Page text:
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Exclusive: Tim Viens Running Full Remaining Truck Series Schedule For Ciccarelli, Will Have Trump Truck Through Deal With New PAC

Photo Credit: @CMIMotorsports on Twitter.

On Friday, Tim Viens revealed on Instagram that he will be running the No. 49 Trump/Pence 2020 Truck for Ray Ciccarelli’s CMI Motorsports team at Kentucky in Saturday’s Buckle up in your Truck 225. However, in an exclusive interview with Viens explained that the deal will actually be for the remainder of the 2020 NASCAR Gander RV & Outdoors season and he will run the Trump campaign colors for the whole season.

“The gist of it is, I’m signing on with CMI and Ray Ciccarelli and I’m going to run the No. 49 for the remainder of the season,” said Viens. “All of the races. This weekend I’ll be at Kentucky, then I go to Texas, we’re doing both Kansas and then however NASCAR works the schedule — that keeps changing — but I’ll be in the No. 49 for the rest of the season.”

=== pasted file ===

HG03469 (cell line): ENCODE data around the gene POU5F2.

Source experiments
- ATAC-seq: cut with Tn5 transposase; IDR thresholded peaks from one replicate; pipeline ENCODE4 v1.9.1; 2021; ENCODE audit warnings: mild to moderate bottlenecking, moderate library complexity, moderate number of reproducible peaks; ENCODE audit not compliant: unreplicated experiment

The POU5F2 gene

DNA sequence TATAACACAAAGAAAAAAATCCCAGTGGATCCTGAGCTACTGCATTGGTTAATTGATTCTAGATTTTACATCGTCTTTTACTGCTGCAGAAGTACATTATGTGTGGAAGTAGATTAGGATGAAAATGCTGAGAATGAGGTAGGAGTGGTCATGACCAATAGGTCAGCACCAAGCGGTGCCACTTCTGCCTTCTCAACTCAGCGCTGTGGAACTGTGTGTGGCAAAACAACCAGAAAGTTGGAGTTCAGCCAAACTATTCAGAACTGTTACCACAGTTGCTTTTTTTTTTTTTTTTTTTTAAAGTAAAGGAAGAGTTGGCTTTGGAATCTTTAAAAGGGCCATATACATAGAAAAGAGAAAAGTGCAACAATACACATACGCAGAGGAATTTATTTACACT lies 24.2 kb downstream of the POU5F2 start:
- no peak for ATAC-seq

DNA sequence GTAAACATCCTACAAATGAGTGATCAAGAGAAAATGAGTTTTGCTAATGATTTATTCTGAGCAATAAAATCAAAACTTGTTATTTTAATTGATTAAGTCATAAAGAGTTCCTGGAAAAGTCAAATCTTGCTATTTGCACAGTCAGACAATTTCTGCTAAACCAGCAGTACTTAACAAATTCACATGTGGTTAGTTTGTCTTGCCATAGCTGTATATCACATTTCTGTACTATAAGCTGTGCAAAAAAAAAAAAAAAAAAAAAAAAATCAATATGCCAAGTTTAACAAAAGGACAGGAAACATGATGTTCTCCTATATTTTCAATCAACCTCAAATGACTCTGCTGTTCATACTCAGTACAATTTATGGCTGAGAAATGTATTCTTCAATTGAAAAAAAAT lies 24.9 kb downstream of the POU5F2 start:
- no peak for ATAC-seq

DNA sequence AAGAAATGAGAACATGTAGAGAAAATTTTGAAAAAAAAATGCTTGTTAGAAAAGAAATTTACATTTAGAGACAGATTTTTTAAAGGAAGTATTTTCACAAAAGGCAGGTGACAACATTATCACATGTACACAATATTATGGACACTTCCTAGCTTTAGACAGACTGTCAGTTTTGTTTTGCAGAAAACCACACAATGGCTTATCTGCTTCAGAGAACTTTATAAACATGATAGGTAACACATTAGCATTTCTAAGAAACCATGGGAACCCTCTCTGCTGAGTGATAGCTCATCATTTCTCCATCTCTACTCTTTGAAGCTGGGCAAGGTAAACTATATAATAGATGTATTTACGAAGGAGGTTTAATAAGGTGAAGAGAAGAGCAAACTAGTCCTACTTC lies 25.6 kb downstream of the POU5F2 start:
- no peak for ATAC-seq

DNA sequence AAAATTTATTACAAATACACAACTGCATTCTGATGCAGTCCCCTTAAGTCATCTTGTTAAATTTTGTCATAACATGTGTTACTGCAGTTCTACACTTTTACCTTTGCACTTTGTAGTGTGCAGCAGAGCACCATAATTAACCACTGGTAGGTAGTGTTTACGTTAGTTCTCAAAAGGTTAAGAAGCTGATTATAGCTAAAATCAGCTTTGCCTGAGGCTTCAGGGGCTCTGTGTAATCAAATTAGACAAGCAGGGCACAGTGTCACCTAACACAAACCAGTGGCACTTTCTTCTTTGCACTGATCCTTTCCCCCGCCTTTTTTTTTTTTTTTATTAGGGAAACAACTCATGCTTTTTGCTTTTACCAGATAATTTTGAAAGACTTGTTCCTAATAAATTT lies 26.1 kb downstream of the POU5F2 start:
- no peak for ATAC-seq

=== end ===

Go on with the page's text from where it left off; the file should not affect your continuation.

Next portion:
Viens explains that he has created a new PAC (The Patriots First of America PAC) aside from the Patriots of America PAC, which has sponsored Mike Harmon Racing’s NASCAR Xfinity Series car this season and is sponsoring Corey LaJoie’s No. 32 car in the NASCAR Cup Series.

“The other Trump car that we’re sponsoring is through a PAC, which I’m a board member on. I co-founded the actual PAC, it’s called Patriots of America PAC. I co-founded that with Hank Foley and that’s the PAC that sponsored the Xfinity Daytona car with Mike Harmon Racing and it’s now doing a nine-race deal with the No. 32 in the Cup Series with Corey LaJoie,” said Viens. “You saw the first one was at Indy. That is sponsoring the Cup stuff. I have a new PAC that is going to sponsor the Truck stuff. So, it’ll be Trump/Pence 2020 for the entire season.”

This is huge for the 43-year old driver, who had an embarrassing start to the season as he was partnered with Mike Affarano Motorsports, which could never get the truck on the race track for him. He won’t have that issue with CMI Motorsports.

But if Viens is already involved as a board member in the other PAC, why did he feel it was necessary to create a new PAC for the sponsorship?